Every Halloween, when Al and Tipper Gore lived at 1 Observatory Circle, they threw a costume party for journalists and staffers. Ted Kennedy's office Christmas Parties were famous for his Santa Claus impersonations. Even the Cheneys opened the doors of their house to cocktail parties where journalists were sometimes invited. Journalists of a certain rank -- a rank higher than mine -- are often invited to State Dinners. The White House brings in anchors and correspondents to brunch with the president before the State of the Union addresses. So the decision by Vice President Biden and Dr. Jill Biden to throw a summer hootenanny on their front lawn is part of a long tradition of convivial commingling.
Accepting a few hours worth of hospitality from the Bidens may be just that -- a chance for families to get together and enjoy each other's company. The main attraction, aside from the Vice President and his family, were the rides for kids, the face painting, and the moon bounce. The adults chit-chatted on the upper part of the lawn while the kids -- journalists' kids, Biden's family, the children of White House officials -- chased each other around with water guns. It was a nice way to spend a hot Saturday afternoon.
But these aren't ordinary afternoons, and the very idea that a journalist would accept a slice of watermelon from the Vice President strikes many a critical activist as criminally insane -- an example of the cozy relationships that exist between journalists and their sources, an example of how the oppositional role of the press has been compromised by people in power.
Well, yes. The relationships can be cordial, occasionally cozy, and they can simultaneously be professional and skeptical. Indeed, has there ever been a time when journalists and the political establishment have been MORE skeptical about each other?
I take this argument to heart: journalists worthy of the name ought to be on duty 24 hours a day, and in an ideal world, any opportunity to interact with administration officials should be an opportunity to grill those officials on any range of subjects. Journalists, if they're good for anything, should use whatever access they have to consistently and relentless pressure powerful interests. We're at war; the government is detaining people indefinitely; there's a huge oil spill in the gulf; there are better things to do.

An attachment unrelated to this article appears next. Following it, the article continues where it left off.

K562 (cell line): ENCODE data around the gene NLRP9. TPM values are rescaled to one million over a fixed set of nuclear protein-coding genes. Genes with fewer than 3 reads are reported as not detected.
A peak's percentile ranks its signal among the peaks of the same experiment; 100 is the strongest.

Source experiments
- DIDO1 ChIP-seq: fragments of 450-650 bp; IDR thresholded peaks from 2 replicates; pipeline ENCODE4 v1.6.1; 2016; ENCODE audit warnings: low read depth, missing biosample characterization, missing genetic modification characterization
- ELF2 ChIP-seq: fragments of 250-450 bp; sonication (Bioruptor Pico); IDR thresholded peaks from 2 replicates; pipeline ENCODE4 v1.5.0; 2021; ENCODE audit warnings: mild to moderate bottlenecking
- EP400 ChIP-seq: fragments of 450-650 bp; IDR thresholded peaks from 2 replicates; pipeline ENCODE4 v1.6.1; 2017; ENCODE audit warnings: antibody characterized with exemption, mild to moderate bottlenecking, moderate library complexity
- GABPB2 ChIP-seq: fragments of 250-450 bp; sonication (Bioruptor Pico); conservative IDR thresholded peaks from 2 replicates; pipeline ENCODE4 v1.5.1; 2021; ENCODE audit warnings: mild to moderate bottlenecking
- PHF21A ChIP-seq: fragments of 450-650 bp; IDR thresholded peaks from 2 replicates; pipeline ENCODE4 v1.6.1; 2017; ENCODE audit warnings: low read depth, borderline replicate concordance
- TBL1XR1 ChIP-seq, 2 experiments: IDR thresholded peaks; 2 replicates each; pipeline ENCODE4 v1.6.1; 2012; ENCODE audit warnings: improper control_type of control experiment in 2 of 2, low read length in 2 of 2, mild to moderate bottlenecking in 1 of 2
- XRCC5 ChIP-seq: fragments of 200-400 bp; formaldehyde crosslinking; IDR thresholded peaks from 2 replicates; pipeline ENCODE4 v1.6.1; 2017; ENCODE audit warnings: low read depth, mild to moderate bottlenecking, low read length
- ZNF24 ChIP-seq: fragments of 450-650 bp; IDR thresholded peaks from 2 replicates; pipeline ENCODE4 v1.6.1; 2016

But a bunch of really good, hardened, news-breaking, interest-accountable holding reporters are in fact able to share more comfortable moments with people they cover. For the record, the event was paid for by the Democratic National Committee, not by taxpayers. There was no additional Secret Service presence needed, so I don't think the afternoon produced any hidden costs to the government.
Am I fatally compromised?
Well, I walked out of the Naval Observatory Saturday afternoon. I carried a view of the Vice President I hadn't before seen, a few tips from senior administration officials about a variety of subjects, a wet shirt from Rahm Emanuel's water gun, and that's about it.
Perhaps that warm feeling will lead me to somehow subconsciously cover the vice president less aggressively. Actually, in writing about the event, which was on the record, I may never get an invitation to one again. And that's OK. I know readers are interested in these types of things, and I think there is some value in sharing how one journalist rationalizes them, even if it will only serve to make critics more angry.
This was an experience, a chance to catch up with sources, a chance to observe the Vice President in his natural element, a chance to see the chief of staff interact with his family, a chance to kibitz with other journalists. We did talk about Helen Thomas.
My self-identity as a journalist has evolved from the days when I used to see myself as a neutral arbiter between equal parties. I trust the government less than I did. Two weeks ago, I wrote about a Defense Intelligence Agency intelligence facility and the way in which its operators may be circumventing restrictions on interrogations. I wasn't rounded up and thrown into jail. I had some rough conversations with senior administration officials. And then I shared a beer (well, not really, because I don't drink) with those same officials. I'm working on a follow-up to the DIA story. I continue to believe that the White House political operation is tame. I continue to believe that Iraq is much less stable than it appears to be. I'm still fairly certain that health care will wind up costing taxpayers more than current estimates project (although with less of an impact than doubters believe).
Marc Ambinder is an Atlantic contributing editor. He is also a senior contributor at Defense One, a contributing editor at GQ, and a regular contributor at The Week.